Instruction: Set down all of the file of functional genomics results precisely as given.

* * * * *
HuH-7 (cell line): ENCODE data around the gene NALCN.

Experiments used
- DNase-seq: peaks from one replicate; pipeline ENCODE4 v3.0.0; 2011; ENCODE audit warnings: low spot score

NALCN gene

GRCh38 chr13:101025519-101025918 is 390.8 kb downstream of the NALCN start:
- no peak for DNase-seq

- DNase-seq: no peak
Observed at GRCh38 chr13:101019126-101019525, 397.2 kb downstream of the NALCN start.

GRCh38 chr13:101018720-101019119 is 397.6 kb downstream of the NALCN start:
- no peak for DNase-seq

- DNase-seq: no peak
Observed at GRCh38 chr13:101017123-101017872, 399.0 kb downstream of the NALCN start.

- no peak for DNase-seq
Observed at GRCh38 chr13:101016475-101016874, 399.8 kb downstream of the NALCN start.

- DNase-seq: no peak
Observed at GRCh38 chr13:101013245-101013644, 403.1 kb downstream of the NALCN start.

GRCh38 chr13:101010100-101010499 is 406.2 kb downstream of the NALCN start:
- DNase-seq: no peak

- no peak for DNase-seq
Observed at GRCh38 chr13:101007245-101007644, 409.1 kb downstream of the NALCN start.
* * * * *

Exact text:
HuH-7 (cell line): ENCODE data around the gene NALCN.

Experiments used
- DNase-seq: peaks from one replicate; pipeline ENCODE4 v3.0.0; 2011; ENCODE audit warnings: low spot score

NALCN gene

GRCh38 chr13:101025519-101025918 is 390.8 kb downstream of the NALCN start:
- no peak for DNase-seq

- DNase-seq: no peak
Observed at GRCh38 chr13:101019126-101019525, 397.2 kb downstream of the NALCN start.

GRCh38 chr13:101018720-101019119 is 397.6 kb downstream of the NALCN start:
- no peak for DNase-seq

- DNase-seq: no peak
Observed at GRCh38 chr13:101017123-101017872, 399.0 kb downstream of the NALCN start.

- no peak for DNase-seq
Observed at GRCh38 chr13:101016475-101016874, 399.8 kb downstream of the NALCN start.

- DNase-seq: no peak
Observed at GRCh38 chr13:101013245-101013644, 403.1 kb downstream of the NALCN start.

GRCh38 chr13:101010100-101010499 is 406.2 kb downstream of the NALCN start:
- DNase-seq: no peak

- no peak for DNase-seq
Observed at GRCh38 chr13:101007245-101007644, 409.1 kb downstream of the NALCN start.